Pedal Pubs, Drunk Drivers, and Road Design

It seems that the Pedal Pub fiascos can’t catch a break in 2015.

On Wednesday night, several unfortunate souls were caught in one of those “car accidents” on the Hennepin Avenue Bridge while moving into downtown Minneapolis. The pub, minding its own somewhat obnoxious business, was rear ended by a red automobile driven by an individual likely under the influence of alcohol. Twelve people were injured, with a couple of them initially caught underneath the tipped Pub. Overall, its not what you would expect on a random Wednesday in June.

Obviously, I am sure we all hope the Pedal Pub Twelve (The duodecuple, performing in an encore after the Pedal Pub Five, recently dropped to the Pedal Pub Four) will make a quick and healthy recovery, and will be able to reveal their epic tale to their consternated colleagues. However, this event – and the 21st Century style responses to it – gives the observing public some good things to think about.

1) Drunk driving is still, and will forever be, a very bad thing

As long as you are not directing the bikemobile, drinking on Pedal Pubs is legal! Drinking and then driving a massive, fast, automated killing machine is not, and is actually pretty dangerous. The driver of the mysterious red car must have not been paying attention while bending around that corner on the bridge, and ran into the slow moving pub. Like all accidents regarding drunk driving, we should condone it, reject it from being the norm in our society, and reflect on why we don’t have strict drunk driving laws like other parts of the world.

2) Hey everybody… this is not the Pedal Pub’s fault

One of the main things that disappointed me in the Twitter response was the amount of people that threw more than 0% of the blame onto the Pedal Pub.  Although I am not a complete HATER, I can see why Pedal Pubs would annoy people. I also know the Hennepin Avenue Bridge is configured to move vehicles quickly and efficiently and everything – you know, traffic flows. But when a drunk driver rudely grinds on your Wednesday night out, this should probably not come to mind:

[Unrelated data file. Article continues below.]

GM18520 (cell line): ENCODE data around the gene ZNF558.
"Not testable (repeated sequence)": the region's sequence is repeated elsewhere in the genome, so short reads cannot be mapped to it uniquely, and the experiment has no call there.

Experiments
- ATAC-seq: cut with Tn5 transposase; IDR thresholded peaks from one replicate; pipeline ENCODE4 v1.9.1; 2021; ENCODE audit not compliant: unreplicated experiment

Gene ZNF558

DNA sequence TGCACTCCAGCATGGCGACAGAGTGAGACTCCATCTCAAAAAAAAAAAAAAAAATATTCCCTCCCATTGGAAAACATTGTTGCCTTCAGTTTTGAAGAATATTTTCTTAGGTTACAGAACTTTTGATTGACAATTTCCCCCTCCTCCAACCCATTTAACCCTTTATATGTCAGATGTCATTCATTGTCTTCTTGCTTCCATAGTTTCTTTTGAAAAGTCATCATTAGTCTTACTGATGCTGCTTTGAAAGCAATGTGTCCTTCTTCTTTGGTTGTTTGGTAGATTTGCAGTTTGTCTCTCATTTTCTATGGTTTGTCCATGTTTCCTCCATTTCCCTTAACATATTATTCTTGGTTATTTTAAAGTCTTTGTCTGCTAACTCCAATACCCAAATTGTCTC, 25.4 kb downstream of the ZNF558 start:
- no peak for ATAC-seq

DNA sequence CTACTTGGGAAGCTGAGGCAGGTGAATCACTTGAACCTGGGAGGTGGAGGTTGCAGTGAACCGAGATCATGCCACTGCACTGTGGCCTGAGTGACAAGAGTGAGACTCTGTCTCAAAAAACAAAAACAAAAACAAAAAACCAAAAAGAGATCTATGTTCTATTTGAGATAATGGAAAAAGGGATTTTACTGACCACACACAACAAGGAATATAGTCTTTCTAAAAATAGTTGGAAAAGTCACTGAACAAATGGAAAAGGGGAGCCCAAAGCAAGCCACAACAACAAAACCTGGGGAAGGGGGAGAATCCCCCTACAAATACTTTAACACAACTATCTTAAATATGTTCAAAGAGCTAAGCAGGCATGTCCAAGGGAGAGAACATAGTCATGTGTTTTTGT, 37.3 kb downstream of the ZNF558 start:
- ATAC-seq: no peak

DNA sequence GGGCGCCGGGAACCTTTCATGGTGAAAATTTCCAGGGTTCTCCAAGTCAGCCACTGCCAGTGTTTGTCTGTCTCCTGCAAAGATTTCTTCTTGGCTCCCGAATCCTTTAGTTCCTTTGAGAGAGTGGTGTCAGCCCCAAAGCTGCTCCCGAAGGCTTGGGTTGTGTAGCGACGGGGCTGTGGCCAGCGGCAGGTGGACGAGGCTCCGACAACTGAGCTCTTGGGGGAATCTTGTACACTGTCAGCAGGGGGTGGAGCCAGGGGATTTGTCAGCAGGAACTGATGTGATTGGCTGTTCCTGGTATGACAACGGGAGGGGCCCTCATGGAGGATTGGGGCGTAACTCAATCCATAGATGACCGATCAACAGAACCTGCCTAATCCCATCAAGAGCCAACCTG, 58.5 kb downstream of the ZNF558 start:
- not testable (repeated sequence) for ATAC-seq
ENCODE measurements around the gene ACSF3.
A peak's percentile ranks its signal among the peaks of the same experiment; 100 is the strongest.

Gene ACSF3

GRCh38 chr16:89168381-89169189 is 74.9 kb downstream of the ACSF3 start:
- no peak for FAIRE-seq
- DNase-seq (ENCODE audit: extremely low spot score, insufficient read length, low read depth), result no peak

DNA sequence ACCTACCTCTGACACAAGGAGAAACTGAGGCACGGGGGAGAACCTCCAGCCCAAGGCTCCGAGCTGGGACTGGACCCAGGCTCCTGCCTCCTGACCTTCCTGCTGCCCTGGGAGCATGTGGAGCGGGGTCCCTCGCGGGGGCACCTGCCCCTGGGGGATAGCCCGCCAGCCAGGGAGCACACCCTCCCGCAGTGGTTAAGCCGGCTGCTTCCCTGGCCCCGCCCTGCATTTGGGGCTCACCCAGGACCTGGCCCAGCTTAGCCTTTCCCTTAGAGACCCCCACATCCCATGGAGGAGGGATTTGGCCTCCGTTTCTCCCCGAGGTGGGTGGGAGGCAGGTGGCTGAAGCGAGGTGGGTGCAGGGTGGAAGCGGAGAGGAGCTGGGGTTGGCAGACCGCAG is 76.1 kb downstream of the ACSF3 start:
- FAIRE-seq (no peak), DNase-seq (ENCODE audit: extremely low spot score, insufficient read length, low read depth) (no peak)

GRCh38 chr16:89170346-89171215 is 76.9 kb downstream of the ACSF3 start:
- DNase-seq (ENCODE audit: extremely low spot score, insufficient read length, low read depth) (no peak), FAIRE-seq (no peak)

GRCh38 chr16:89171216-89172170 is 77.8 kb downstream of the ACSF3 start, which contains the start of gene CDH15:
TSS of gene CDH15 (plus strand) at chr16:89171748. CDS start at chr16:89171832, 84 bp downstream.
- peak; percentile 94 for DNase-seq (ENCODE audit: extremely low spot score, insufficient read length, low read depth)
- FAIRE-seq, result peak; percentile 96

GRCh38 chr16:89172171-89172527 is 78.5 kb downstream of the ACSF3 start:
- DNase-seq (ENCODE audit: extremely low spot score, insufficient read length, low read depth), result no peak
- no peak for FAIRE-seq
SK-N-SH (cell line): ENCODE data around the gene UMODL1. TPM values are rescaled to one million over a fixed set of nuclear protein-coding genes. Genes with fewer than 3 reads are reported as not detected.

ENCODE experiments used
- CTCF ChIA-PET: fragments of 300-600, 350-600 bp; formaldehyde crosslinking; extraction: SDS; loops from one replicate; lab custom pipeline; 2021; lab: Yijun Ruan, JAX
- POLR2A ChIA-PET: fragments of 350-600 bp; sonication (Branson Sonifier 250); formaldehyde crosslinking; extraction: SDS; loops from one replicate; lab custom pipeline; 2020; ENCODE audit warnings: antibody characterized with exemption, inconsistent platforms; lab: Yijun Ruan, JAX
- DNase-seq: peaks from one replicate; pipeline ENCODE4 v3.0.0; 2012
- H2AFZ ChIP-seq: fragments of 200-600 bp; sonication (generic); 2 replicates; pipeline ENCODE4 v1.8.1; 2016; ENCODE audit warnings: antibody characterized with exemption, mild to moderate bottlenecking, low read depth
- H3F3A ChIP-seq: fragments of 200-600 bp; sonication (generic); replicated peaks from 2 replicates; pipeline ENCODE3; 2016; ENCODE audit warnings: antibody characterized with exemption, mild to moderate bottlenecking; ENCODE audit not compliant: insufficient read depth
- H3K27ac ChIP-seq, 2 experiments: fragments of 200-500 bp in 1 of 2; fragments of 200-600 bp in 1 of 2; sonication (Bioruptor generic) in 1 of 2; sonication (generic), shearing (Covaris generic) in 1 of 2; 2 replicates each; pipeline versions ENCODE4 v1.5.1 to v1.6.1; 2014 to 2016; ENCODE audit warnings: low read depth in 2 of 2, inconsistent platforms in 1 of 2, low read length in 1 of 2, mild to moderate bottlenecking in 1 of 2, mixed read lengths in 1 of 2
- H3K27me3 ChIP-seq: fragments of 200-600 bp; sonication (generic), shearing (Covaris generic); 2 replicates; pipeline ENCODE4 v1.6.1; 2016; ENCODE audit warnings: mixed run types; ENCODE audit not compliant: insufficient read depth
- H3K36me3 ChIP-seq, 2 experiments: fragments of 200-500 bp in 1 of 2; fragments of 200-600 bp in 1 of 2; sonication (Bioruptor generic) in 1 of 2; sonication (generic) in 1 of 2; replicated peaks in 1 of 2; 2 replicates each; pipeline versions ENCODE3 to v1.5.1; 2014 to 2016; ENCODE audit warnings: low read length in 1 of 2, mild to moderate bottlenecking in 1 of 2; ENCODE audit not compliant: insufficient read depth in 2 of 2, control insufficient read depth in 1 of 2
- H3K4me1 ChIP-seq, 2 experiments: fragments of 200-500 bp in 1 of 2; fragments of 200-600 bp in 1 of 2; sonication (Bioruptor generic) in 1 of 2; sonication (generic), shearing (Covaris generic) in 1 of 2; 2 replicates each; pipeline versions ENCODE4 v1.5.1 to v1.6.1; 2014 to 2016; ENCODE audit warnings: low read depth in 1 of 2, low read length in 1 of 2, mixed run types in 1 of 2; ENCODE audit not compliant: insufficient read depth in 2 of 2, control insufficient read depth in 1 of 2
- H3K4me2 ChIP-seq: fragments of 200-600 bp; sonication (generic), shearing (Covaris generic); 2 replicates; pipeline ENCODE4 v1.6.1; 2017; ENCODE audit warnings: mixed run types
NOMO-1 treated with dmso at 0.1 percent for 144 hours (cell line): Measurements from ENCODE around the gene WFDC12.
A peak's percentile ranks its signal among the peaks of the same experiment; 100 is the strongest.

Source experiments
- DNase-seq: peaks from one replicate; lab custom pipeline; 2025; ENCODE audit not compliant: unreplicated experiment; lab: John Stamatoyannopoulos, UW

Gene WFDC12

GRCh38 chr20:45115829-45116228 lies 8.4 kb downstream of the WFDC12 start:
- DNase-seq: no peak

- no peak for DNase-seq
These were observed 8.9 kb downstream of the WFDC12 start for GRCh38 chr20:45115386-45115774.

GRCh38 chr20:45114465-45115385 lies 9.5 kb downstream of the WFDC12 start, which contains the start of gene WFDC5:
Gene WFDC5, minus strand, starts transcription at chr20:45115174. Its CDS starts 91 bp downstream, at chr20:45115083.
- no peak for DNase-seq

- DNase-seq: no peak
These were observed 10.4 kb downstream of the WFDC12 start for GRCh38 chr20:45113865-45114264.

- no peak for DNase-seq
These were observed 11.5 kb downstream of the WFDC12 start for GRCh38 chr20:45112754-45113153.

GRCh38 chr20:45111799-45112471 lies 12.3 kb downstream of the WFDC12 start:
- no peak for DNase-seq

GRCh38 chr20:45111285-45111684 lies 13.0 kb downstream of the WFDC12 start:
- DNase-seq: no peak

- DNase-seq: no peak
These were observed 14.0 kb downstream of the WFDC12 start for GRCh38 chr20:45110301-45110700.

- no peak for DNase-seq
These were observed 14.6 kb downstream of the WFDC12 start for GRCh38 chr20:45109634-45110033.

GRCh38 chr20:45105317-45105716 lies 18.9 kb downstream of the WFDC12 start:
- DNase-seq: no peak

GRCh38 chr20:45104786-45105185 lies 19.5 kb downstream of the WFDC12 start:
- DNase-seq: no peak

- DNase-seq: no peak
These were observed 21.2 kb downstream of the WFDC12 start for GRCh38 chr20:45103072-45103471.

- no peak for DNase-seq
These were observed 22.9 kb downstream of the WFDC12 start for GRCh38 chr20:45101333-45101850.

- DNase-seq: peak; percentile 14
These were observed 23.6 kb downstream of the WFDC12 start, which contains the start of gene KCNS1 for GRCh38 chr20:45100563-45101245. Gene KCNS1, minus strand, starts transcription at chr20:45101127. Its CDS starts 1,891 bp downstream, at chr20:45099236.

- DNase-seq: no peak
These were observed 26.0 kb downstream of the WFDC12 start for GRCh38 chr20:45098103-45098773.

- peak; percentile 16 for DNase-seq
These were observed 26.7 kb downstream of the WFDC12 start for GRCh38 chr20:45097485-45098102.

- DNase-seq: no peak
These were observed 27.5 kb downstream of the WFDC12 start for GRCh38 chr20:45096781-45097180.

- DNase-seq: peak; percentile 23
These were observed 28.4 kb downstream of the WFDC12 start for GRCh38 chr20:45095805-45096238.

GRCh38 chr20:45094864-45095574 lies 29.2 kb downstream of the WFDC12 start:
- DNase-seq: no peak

I get it – Pedal Pubs do operate slowly in the regular travel lane. It can be annoying for all involved except those inebriated and rotating their legs around aimlessly to careen towards another non-important drinking establishment. However, that is no excuse for anybody to blame the pedal pub, especially on a weekday night. This was not rush hour. Instead of directing blame on slower vehicles operating legally during periods of low volume, lets all cast pure judgement towards the drunk driver, and the act of drunk driving altogether.

3) The bridge is way too big now, but would a smaller one really stop a drunk driver?

The modern Hennepin Avenue Bridge was built in 1990, was designed by people who probably looked like this, and was finished during what was probably peak vehicle-centricity in this country. The bridge has a speed limit of 30mph, but contains three wide travel lanes and is apparently a massive speed trap.

To be honest, I think the sidewalk space is sufficient for pedestrians, and is nicely separated from the roadway by a large, standard-sized bridge curb. This may be a good urban roadway design element in 1990, but not in 2015. The bridge needs an overhaul in order to carry all modes more safely. I would recommend, at the least, reducing lane widths to discourage speeding, adding buffers to the bike lanes, or reconstructing the surface to allow for a curb-separated bike lane in each direction.

Would a safer, less speed-enticing configuration discourage distracted driving? It certainly might help. With a buffered bike lane, perhaps the pedal pub could operate in the bike lane over the bridge, or could at least skirt the edge of the buffer. The advantages of calming the bridge to traffic – and actually calming it to encourage drivers to drive no more than 30mph – far outweigh the congestion potential.

4) Non-affiliated bonus material: Twitter Tidbits about 1st/Hennepin

As a result of the Pedal Pub crash, I discovered some information presented at Wednesday night’s NIEBNA neighborhood meeting. Apparently, some (Hennepin County?) traffic engineers revealed plans to convert 1st Avenue N and Hennepin Avenue into two-way streets, while maintaining the bridge’s two-way status and apparently modifying it to allow AM/PM peak lanes.

This is a change long overdue, and one that matches well with the rapidly developing NIEBNA area of Minneapolis.

4b) Can we create an actual good nickname for NIEBNA?

Sorry, I had to add this in here. I personally like St Anthony Main, because people know what I’m talking about. But when I say it, I feel like I am succumbing to clever 1980’s branding techniques.

Chris Iverson

About Chris Iverson

Chris Iverson is a transportation engineer & planner for the City of Bellevue, WA and currently lives in Seattle. He holds degrees in both Civil Engineering & Urban Studies from the University of Minnesota, and worked on a myriad of transit & multimodal transportation projects in the Twin Cities. He is a former Minnesota Daily columnist, RAGBRAI participant, bad musician, marathon finisher, and an unabashed generalist.